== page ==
Review some of the elements of classical theory, discuss the way waves appear in a classical theory and highlight some mathematics and notation that will be useful.
It is always difficult to find the correct starting point. One interesting aspect of particle physics is that it leads to a different picture of what may be the most important elements of a theory. Some of the comments below are meant to stimulate thought and are not meant to be definitive.
The goal is to try and ask questions at this point of what
constitutes a fundamental classical theory.
Often when studying physics the student is struck by key ideas. I was excited by the idea that objects
naturally tend to keep moving at constant velocity. It seemed to be a profound
observation that added considerable clarity to how things behave. On the other hand, I devoted very little time
to considering what a point particle was or what it implied. I just accepted this element or viewpoint. For most introductory problems the question
of the nature of the smallest bits of matter are irrelevant and whether they
are small extended objects or really some dimensionless object is not very
significant. Even studying E&M as an
undergraduate, where a point particle will have infinite field energy because
the radius extends to zero, the point like nature was inconsequential. One of the major worries however for particle
physicists in the 70s (graduate school) was the problem of
Renormalization. How does one remove or
separate out those parts of the calculations that lead to infinite
answers. It seemed to me that something
must be wrong if calculations lead to infinities. While this may indeed be true I had no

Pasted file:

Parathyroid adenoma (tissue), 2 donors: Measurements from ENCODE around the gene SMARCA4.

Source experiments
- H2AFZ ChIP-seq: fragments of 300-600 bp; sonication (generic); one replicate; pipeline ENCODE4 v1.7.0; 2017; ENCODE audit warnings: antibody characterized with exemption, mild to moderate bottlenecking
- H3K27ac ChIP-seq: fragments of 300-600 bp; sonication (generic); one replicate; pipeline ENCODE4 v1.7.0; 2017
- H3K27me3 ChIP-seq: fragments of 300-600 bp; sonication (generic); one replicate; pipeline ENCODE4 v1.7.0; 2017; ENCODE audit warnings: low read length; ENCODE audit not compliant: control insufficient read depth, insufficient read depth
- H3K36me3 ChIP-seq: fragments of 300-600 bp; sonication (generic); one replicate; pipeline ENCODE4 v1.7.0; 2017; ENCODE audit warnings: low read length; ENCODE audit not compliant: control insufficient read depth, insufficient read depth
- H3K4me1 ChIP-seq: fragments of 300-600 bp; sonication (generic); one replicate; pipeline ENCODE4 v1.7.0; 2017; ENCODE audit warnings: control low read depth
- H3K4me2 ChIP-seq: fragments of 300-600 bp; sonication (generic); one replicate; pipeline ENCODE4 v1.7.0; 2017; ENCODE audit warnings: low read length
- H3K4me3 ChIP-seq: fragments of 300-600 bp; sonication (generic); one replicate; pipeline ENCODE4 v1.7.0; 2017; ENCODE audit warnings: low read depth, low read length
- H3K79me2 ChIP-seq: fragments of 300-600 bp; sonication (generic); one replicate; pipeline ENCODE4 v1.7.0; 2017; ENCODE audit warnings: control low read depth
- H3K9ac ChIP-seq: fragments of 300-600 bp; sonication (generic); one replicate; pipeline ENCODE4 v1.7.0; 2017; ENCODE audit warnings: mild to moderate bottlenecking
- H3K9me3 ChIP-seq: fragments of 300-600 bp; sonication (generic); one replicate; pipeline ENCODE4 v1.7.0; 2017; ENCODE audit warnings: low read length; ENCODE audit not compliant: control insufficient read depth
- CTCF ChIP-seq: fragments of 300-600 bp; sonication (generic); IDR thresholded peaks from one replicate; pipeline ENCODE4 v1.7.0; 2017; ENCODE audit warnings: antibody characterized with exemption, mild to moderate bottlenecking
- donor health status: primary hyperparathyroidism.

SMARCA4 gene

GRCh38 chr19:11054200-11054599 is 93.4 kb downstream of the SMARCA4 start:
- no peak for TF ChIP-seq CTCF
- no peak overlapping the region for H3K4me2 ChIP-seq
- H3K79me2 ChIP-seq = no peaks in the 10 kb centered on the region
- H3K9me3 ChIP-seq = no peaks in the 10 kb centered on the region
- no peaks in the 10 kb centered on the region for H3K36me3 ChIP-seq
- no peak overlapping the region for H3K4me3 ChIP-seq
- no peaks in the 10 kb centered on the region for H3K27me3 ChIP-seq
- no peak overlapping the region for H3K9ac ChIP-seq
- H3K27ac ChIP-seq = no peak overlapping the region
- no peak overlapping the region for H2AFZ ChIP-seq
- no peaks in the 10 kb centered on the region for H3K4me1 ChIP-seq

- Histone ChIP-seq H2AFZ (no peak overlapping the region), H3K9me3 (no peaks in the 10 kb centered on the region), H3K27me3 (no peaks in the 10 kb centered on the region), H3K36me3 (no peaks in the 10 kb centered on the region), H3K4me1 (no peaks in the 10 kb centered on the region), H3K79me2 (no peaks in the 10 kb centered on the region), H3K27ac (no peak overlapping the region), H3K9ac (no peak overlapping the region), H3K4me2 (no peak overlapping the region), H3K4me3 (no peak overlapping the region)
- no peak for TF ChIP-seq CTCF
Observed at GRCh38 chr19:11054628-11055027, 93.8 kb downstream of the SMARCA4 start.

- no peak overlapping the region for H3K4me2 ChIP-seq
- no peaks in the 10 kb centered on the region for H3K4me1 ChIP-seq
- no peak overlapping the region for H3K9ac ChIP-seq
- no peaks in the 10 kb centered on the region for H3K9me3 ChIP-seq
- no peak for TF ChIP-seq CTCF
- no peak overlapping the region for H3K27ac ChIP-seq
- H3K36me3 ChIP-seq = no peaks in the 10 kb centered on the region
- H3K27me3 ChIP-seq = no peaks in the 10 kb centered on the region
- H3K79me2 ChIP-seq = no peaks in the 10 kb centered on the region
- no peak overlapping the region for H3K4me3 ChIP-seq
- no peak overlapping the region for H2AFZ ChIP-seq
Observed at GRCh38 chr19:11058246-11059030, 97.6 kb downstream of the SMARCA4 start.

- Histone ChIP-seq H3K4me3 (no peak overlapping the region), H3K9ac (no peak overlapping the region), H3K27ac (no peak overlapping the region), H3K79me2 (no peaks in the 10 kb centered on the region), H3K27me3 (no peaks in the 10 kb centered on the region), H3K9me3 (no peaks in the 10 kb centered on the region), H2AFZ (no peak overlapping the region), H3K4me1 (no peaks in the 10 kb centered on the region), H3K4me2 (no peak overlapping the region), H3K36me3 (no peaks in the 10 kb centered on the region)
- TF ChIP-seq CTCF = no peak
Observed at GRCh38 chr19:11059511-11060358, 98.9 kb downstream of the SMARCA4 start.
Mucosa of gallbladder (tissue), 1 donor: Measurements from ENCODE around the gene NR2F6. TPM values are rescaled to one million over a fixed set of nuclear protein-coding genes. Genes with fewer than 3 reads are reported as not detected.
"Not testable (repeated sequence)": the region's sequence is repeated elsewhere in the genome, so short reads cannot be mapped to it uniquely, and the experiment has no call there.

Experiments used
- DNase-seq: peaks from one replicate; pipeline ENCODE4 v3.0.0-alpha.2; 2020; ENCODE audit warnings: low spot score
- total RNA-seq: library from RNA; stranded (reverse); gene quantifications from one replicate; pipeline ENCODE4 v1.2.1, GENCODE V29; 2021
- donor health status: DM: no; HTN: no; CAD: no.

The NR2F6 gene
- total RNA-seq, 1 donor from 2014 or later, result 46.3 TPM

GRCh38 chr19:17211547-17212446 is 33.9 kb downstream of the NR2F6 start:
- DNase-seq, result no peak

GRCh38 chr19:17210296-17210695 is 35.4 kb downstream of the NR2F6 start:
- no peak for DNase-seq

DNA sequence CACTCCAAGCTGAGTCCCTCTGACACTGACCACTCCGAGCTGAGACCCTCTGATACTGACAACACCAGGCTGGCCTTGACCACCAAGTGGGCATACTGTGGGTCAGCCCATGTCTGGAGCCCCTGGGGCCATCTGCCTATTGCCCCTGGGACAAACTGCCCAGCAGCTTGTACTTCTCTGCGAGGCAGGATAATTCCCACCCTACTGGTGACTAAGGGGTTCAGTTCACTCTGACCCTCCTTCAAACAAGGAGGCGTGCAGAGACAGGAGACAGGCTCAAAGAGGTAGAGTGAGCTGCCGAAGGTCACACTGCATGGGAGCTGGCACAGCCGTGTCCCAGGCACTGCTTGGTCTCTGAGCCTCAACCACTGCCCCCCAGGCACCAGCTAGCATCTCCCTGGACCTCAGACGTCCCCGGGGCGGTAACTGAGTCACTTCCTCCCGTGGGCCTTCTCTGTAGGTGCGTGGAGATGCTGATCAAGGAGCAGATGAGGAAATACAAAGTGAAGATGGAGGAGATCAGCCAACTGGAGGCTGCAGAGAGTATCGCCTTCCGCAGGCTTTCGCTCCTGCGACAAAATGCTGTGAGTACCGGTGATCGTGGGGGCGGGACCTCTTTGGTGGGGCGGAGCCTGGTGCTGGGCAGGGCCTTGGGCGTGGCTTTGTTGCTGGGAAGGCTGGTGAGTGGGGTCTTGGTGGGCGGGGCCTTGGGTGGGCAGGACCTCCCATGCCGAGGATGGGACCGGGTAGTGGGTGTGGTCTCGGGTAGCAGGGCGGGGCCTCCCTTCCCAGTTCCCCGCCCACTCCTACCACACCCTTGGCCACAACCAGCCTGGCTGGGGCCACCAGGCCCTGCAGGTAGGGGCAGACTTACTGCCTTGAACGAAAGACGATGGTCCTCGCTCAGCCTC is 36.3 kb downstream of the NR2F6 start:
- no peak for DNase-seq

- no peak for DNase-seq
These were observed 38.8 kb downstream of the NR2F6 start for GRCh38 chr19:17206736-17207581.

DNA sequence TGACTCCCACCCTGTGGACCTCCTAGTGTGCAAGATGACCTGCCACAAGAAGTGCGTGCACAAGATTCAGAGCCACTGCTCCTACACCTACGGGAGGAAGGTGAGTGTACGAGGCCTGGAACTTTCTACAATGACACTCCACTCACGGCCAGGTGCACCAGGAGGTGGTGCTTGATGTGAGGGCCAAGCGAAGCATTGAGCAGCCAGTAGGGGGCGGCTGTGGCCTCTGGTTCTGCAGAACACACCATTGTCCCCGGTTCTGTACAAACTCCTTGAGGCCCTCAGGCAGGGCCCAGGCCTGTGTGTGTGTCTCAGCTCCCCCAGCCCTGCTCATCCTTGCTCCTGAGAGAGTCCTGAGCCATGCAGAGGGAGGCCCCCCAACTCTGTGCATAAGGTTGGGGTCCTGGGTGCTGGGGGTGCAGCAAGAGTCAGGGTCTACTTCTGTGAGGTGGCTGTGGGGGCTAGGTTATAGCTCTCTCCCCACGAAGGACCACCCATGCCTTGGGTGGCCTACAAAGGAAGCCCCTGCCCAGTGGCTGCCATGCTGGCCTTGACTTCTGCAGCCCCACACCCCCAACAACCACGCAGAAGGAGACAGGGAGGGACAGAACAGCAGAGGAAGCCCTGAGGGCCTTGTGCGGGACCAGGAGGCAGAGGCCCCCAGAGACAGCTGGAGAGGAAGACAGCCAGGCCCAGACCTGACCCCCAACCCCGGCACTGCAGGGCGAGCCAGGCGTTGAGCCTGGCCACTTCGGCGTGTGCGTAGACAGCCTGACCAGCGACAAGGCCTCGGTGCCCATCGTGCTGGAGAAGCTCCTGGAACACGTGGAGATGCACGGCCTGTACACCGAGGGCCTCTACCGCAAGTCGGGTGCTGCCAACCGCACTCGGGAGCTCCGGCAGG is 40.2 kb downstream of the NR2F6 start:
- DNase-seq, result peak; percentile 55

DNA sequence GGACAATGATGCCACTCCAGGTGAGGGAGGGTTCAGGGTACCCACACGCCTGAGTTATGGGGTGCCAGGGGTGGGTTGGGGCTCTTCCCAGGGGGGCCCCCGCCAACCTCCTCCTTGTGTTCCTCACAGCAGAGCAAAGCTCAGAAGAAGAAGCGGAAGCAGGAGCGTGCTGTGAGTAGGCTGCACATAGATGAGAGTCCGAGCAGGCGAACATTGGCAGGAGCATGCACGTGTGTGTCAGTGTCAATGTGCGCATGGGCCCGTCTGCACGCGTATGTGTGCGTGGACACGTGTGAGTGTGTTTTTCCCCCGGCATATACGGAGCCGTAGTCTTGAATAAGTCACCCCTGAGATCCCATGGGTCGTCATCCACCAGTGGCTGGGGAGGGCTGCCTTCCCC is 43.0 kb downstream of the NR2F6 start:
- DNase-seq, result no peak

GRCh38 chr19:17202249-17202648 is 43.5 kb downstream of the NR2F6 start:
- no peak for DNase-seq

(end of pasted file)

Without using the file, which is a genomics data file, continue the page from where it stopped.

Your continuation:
problem accepting point charges as fine elements of a classical E&M
theory. I was willing to accept the fact
that these entities existed and that one need not concern themselves with the
energy required to create them. I had
basically accepted a renormalized theory very early on in my studies. So it is
worthwhile asking ourselves: what are the contents of the theory we now use to
understand our world? It also helps to
consider the abstractions that become important.
Quantum mechanics will develop a new framework for the description of matter and fields. Often the new framework is developed using the familiar concepts of waves and particles of classical physics. Of course, QM being the more fundamental theory, the best way of understanding would be have an intuition at the quantum level as to how matter and energy behave and then extrapolate that to the large scale level. This of course is not really possible because very few people have quantum experience as undergraduates. So we review how classical waves behave. We try to understand in what context they appear classically. The we can use classical wave behavior as a guide but at the same time realize that classical waves and quantum wave-like behavior are not at all the same thing. Classical waves are due to a medium of things that do not behave at all like a wave. Quantum wave-like behavior is just how things behave and all matter will act according to these rules.
One important ingredient in our theory will be the way we view space and time. For classical theories one basically postulates that our universe exists in something called space that has three dimensions and that events are marked by an absolute quantity called time. Einstein (general relativity) blurred the separation by making space and time a consequence of the evolution of our universe. He also eliminated the separate role that time played as a parameter and linked it with space as a special fourth dimension (special relativity)
Time is absolute (classical)
Distance is absolute (classical)
Review some of the mathematical tools to deal with space and time and also to describe other quantities such as velocity, momentum, force … These quantities will share common structure. What is the structure and how do we define the structure?
Scalars: temperature, charge, mass, speed
Vectors: position, velocity, Electric field
Tensors: moment of inertia, stress, strain
Elements will have different structure. As a matter of fact the structure can change depending on the theory. For a fully relativistic theory the electric and magnetic fields need to be combined into a second rank tensor and the neither field retains is character as a vector.